File(s) not publicly available

E02762: A letter of Pope Gregory the Great (Register 1.8) of 590, to bishop Bacauda of Formia, mentions the grave of the martyr *Erasmus (bishop of Antioch and martyr of Formia, S00867) in Formia (southern Italy). Written in Latin in Rome.

online resource
posted on 05.05.2017, 00:00 by mpignot
Pope Gregory the Great, Register of Letters 1.8


Complete text of the letter:

GREGORIVS BACAVDAE EPISCOPO FORMIENSI
Et temporis necessitas nos perurget et imminutio exigit personarum ut destitutis ecclesiis salubri ac prouida debeamus dispositione succurrere. Et ideo, quoniam ecclesiam Minturnensem funditus tam clerus quam plebis destitutam desolatione cognouimus, tuamque pro ea petitionem quatenus Formianae ecclesiae, in qua corpus beati Erasmi martyris requiescit, cuique fraternitas tua praesidet, adiungi debeat piam esse ac iustissimam praeuidentes, necessarium duximus, consulentes tam desolationi loci illius quam tuae ecclesiae paupertati, reditus supradictae ecclesiae Minturnensis uel quicquid ei antiquo modernoque iure uel priuilegio potuit potestque qualibet ratione competere, ad tuae ecclesiae ius potestatemque hac praecepti nostri auctoritate migramus, ut a praesenti tempore sicuti de propria quippe ecclesia debeas cogitare eique competentia tua prouisione disponere, quatenus deinceps quod perire nuncusque potuit pauperum ecclesiae tuae utilitatibus clerique proficiat.


'Gregory to Bacauda, bishop of Formia
The necessity of time urges us, and the diminution of the population demands, that we should assist destitute churches with a helpful and provident disposition. We have learnt that through abandonment, the church of Minturno is as totally destitute of its clergy as it is of its people, and we can see how pious and extremely just your petition is on its behalf, namely that it ought to be joined to the church of Formiae (wherein lies the body of Saint Erasmus the Martyr), over which your Fraternity presides. We have thought it necessary, therefore, in considering the abandonment of the place as much as the poverty of your church, that by the authority of this injunction of ours, we transfer to the right and power of your church the revenues of the above-mentioned church of Minturno, or whatever could and can for whatever reason belong to it, by ancient and modern right or privilege. Thus from now onwards you should think of it as if it were in fact your own church and should dispose of its belongings with foresight, so that thereafter what might have been wasted until now, might benefit the interests of the poor of your church and of your clergy.'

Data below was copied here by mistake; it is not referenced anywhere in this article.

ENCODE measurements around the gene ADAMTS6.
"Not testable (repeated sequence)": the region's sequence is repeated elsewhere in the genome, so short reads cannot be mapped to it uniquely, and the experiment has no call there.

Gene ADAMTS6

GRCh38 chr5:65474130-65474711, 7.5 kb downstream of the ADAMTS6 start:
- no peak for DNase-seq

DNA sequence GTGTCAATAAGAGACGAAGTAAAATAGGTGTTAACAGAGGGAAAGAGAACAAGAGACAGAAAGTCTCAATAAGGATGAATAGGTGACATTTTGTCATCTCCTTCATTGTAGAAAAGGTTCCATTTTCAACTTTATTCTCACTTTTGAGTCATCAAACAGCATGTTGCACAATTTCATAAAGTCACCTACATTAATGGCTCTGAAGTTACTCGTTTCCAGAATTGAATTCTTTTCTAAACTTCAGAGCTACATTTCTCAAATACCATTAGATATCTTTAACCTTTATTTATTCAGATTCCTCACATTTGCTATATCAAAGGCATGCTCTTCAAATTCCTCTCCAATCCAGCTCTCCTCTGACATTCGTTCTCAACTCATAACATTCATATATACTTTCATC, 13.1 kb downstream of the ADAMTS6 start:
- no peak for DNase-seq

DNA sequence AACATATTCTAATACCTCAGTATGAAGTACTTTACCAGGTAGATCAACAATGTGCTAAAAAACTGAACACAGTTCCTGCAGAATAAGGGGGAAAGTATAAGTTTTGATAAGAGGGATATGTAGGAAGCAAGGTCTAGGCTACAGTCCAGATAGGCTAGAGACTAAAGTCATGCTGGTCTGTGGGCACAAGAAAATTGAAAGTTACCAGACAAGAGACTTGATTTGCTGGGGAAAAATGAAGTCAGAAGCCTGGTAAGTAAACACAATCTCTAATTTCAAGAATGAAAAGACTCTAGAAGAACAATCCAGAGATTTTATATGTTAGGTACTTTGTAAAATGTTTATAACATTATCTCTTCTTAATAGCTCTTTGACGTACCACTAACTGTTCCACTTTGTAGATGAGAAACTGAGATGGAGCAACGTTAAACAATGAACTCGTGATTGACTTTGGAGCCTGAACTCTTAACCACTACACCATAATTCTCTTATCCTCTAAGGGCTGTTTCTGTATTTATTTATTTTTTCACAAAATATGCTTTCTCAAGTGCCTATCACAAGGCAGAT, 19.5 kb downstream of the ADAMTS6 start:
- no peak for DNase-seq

Text: Norberg 1982, vol. 1, 10. Translation: Martyn 2004, vol. 1, 127.

History

Evidence ID

E02762

Saint Name

Erasmus, martyr and bishop of Formia (Italy), ob. c. 303 : S00867

Saint Name in Source

Erasmus

Type of Evidence

Literary - Letters

Language

Latin

Evidence not before

590

Evidence not after

590

Activity not before

590

Activity not after

590

Place of Evidence - Region

Rome and region

Place of Evidence - City, village, etc

Rome

Place of evidence - City name in other Language(s)

Rome Rome Rome Roma Ῥώμη Rhōmē

Major author/Major anonymous work

Gregory the Great (pope)

Cult activities - Places

Cult building - independent (church)

Cult Activities - Relics

Bodily relic - entire body

Source

Gregory's Register is a collection of some 854 of his letters as pope, collected into 14 books of varied length and deriving from the file-copies that were made in Rome and kept in the papal archive. The original copies survived into the ninth century, but were subsequently lost; from the late eighth century onwards, however, because of the exceptional stature that Gregory had by then attained, various collections of his letters were assembled from the original copies, and these constitute the Register as we have it today. The Register does not contain all the letters that Gregory despatched as pope, since in some of those whose text survives there are references to other letters, wholly lost; but the collection we have is unique from the late antique period, and only matched in quantity and range of subjects by the registers of high-medieval popes. Recipients range from papal administrators, through prominent churchmen and aristocrats, to kings and the imperial family, and treat a wide variety of topics, from mundane administrative affairs of the papal patrimony to deep theological and moral considerations. For the cult of saints, there is much that is of interest in the letters, but two particular concentrations of evidence stand out. The first is a clutch of around a dozen letters that mention requests for relics from Rome, or that accompanied small personal relics as gifts to influential correspondents. The second concentration of evidence relates to the dedications of churches and other ecclesiastical institutions in southern Italy, Sicily and Sardinia. Because the papacy owned extensive estates in these regions, and exercised particular authority there, many of Gregory's letters mention churches and other ecclesiastical institutions, by the name of the saint to whom they were dedicated, thereby providing us with a rich panorama of the spread of both local and imported saintly cults.

Bibliography

Edition: Norberg, D., S. Gregorii Magni, Registrum epistularum. 2 vols. (Corpus Christianorum Series Latina 140-140A; Turnhout: Brepols, 1982). English translation: Martyn, J.R.C., The Letters of Gregory the Great, 3 vols. (Toronto: Pontifical Institute of Mediaeval Studies, 2004).

Usage metrics

Categories

Keywords

Licence

Exports